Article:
Mark Goldberg on X - "Ottawa to create regulator to hold online platforms accountable for harmful content: sources | @CBCNews @NaamaWeingarten @Travisdhanraj https://t.co/cICBxBTk5Z New regulator will be separate from the #CRTC #cdnpoli #cdntech"
Jonathan Kay on X - "If there’s a single person reading this who trusts the current Canadian government to decide what online content should be banned on the basis that it causes “harm,” I’d love to know. (I’m guessing the Libs’ first targets will be anyone who “deadnames” genderwang celebs)"

CBC lawsuit against Conservatives cost $400K, but cost was shielded from Parliament for years - "CBC’s failed lawsuit against the Conservative party during the 2019 election cost nearly $400,000 — but that information was kept from Parliament for nearly three years. Now, Don Plett, the Conservative leader in the Senate, is raising concerns about transparency in the federal government after his office was forced to file an access-to-information request to obtain an answer to his questions on the cost of the lawsuit submitted in the upper chamber in 2021. “The Trudeau government has just given up on its promise of openness and accountability,” Plett told the National Post. “In this specific situation, we had to go around roadblocks that were set by the government to get an answer to my questions three years ago.” “Somebody needs to be held accountable for this because we have the right to have these answers,” he added... The CBC launched a lawsuit against the Conservative party in the final days before the 2019 election, accusing the party of copyright infringement for its unauthorized use of its broadcast footage in a political attack ad on its website and on social media. The Federal Court ultimately dismissed the lawsuit, arguing that there was no evidence that the segments used for partisan purposes “reflected adversely on the broadcaster.”... Sen. Plett said he has a list of longstanding questions, some of which were submitted in 2020, that remain unanswered and is wondering if the government is deliberately avoiding them. Among them are queries regarding the cost of Rideau Hall renovations ordered by former governor general Julie Payette, contracts given to external consultants in relation to the COVID-19 response programs and workplace harassment complaints across the government. Conservative Leader Pierre Poilievre pledged last week to fix the access to information system, speed up response times and release more information to favour transparency."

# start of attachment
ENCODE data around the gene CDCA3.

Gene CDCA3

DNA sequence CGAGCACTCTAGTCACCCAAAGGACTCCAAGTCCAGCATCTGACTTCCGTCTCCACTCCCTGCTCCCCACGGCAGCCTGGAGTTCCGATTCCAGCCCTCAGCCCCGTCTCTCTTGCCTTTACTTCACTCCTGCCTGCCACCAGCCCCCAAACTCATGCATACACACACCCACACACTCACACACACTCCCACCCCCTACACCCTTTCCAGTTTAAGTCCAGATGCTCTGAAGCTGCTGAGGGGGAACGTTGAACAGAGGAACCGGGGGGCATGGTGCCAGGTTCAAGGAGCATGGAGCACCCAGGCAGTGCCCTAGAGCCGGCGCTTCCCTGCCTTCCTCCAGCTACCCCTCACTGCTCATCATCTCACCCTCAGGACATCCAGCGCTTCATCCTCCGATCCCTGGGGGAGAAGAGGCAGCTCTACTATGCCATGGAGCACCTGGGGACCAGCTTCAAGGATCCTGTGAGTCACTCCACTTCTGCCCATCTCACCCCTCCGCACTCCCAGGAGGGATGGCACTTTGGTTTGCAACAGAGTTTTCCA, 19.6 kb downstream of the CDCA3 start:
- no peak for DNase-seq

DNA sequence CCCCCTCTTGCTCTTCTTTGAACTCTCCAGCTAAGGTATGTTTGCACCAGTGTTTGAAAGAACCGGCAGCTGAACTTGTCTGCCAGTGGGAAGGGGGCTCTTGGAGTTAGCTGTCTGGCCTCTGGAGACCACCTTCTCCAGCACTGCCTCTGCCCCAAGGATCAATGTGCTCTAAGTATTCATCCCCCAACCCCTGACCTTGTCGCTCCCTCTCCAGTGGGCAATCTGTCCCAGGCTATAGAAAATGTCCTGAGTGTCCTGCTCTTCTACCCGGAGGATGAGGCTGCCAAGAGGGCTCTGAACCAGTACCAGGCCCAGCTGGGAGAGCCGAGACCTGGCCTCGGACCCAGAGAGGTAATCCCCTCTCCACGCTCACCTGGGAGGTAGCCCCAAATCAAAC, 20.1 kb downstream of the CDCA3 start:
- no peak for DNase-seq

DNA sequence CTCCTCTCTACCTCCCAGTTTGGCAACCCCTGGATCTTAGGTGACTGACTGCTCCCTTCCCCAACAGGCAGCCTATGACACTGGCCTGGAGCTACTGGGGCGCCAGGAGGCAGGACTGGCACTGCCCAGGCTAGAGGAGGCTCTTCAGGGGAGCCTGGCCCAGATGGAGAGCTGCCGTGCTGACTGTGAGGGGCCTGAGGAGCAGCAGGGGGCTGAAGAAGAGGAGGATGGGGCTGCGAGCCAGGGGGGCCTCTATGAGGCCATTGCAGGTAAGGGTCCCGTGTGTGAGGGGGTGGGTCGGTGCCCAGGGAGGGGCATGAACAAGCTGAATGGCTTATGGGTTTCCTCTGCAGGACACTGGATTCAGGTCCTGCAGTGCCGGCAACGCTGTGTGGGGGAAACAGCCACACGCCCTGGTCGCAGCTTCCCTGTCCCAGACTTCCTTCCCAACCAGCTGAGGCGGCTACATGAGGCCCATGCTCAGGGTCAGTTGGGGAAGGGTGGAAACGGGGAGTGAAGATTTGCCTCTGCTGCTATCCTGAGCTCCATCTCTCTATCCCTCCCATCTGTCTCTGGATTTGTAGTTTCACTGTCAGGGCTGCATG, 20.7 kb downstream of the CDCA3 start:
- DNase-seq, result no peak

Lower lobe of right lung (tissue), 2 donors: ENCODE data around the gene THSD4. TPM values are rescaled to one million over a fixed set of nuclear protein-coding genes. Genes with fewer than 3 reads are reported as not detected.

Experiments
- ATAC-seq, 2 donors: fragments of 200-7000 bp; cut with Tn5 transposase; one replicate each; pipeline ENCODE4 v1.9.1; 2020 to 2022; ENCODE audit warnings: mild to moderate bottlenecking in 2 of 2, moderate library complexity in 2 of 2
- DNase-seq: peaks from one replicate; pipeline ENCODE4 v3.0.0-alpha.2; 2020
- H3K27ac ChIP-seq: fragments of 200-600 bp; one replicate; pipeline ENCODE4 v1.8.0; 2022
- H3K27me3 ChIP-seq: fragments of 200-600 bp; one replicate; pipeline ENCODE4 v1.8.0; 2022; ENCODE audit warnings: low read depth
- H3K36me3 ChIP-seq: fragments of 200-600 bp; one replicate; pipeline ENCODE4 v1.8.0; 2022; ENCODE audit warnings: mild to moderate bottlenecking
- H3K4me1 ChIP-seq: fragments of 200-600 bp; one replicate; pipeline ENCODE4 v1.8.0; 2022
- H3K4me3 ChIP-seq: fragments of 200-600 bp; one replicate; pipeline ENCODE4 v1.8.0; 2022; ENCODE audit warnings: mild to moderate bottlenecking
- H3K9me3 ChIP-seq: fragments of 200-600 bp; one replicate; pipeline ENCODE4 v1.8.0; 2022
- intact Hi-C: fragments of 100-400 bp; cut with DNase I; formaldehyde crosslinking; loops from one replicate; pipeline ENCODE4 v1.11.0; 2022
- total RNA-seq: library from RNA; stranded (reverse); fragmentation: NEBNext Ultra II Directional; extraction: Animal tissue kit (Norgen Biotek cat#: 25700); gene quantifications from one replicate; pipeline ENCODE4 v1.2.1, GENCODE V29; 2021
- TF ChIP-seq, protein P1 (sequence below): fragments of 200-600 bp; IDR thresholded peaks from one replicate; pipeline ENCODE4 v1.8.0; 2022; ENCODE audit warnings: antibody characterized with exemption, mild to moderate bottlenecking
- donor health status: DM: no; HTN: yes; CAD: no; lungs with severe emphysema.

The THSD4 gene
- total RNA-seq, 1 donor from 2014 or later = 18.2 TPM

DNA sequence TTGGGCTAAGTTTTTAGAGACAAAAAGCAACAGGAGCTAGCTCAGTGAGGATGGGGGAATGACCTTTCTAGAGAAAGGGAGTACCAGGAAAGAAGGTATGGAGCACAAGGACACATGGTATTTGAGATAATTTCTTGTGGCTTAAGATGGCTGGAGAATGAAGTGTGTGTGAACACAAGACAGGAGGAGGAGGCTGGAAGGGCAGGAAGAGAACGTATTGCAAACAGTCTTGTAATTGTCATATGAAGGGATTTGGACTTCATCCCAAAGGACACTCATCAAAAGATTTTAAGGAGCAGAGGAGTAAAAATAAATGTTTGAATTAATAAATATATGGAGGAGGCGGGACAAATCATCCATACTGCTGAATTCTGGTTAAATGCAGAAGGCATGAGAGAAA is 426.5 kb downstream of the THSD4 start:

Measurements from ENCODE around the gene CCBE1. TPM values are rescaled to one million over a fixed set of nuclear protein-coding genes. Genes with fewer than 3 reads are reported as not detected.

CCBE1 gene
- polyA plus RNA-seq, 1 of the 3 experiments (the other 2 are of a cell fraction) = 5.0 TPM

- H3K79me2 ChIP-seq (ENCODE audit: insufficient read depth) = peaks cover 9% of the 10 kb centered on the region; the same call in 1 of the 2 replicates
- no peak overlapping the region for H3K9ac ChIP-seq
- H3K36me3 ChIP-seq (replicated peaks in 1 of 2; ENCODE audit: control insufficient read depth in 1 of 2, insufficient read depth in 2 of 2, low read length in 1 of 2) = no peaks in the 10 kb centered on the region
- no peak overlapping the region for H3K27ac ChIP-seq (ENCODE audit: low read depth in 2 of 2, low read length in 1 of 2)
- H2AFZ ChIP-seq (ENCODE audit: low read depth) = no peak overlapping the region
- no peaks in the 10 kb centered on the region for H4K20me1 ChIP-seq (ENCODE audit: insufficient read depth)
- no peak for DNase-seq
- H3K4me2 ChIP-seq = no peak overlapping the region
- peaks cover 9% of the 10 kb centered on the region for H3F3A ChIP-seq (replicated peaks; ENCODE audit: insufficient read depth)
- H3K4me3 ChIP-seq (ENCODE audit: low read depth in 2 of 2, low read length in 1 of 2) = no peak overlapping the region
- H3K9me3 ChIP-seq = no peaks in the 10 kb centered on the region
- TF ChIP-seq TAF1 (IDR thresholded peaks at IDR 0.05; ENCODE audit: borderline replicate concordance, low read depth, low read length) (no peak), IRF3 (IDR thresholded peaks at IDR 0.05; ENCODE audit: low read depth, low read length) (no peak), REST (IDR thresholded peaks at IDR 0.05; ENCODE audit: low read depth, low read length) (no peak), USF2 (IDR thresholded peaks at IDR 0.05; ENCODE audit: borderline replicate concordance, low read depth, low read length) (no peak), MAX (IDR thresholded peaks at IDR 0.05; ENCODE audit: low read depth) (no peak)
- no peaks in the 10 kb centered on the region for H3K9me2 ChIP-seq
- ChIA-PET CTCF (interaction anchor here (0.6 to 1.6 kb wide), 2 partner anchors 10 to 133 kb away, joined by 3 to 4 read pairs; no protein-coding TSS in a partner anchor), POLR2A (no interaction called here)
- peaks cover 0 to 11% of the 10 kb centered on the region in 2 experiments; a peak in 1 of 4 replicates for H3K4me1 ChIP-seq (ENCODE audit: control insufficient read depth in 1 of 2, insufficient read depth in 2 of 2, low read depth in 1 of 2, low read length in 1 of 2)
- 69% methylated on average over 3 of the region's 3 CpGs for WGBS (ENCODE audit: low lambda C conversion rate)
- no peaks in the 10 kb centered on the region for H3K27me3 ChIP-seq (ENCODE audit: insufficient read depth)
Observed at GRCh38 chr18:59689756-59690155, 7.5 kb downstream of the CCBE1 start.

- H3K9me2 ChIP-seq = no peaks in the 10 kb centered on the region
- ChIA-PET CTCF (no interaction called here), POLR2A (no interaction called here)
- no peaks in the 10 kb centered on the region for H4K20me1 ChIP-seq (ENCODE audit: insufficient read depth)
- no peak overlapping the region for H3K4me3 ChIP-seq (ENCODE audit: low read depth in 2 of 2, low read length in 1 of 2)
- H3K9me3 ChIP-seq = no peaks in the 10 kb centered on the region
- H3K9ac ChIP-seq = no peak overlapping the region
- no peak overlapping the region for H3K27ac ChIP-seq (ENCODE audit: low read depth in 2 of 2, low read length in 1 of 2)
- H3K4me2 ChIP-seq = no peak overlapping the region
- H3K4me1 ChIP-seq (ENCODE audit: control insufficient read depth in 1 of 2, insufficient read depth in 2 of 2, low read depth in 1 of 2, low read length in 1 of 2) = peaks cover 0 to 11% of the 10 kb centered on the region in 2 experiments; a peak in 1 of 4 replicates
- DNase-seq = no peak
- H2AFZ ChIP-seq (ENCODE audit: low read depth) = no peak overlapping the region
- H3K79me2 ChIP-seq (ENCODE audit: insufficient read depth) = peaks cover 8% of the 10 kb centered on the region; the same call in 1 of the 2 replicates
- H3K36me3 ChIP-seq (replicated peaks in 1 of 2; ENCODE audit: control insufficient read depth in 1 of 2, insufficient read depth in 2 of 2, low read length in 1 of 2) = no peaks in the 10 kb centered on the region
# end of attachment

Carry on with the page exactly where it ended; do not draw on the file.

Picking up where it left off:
CBC media bias is a myth

Access-to-information has suffered 'steady decline' under Trudeau: watchdog - "The federal government’s key transparency provision has steadily eroded to the point where it no longer serves its intended purpose, says information commissioner Caroline Maynard... The commissioner, who took office five years ago, said money to bolster the system has evaporated, commitments to transparency have vanished from ministerial mandate letters and it’s clear that improving transparency is not a priority for the government. “Over the course of my time as commissioner, I have observed the steady decline of the access-to-information system to the point where it no longer serves its intended purpose.”"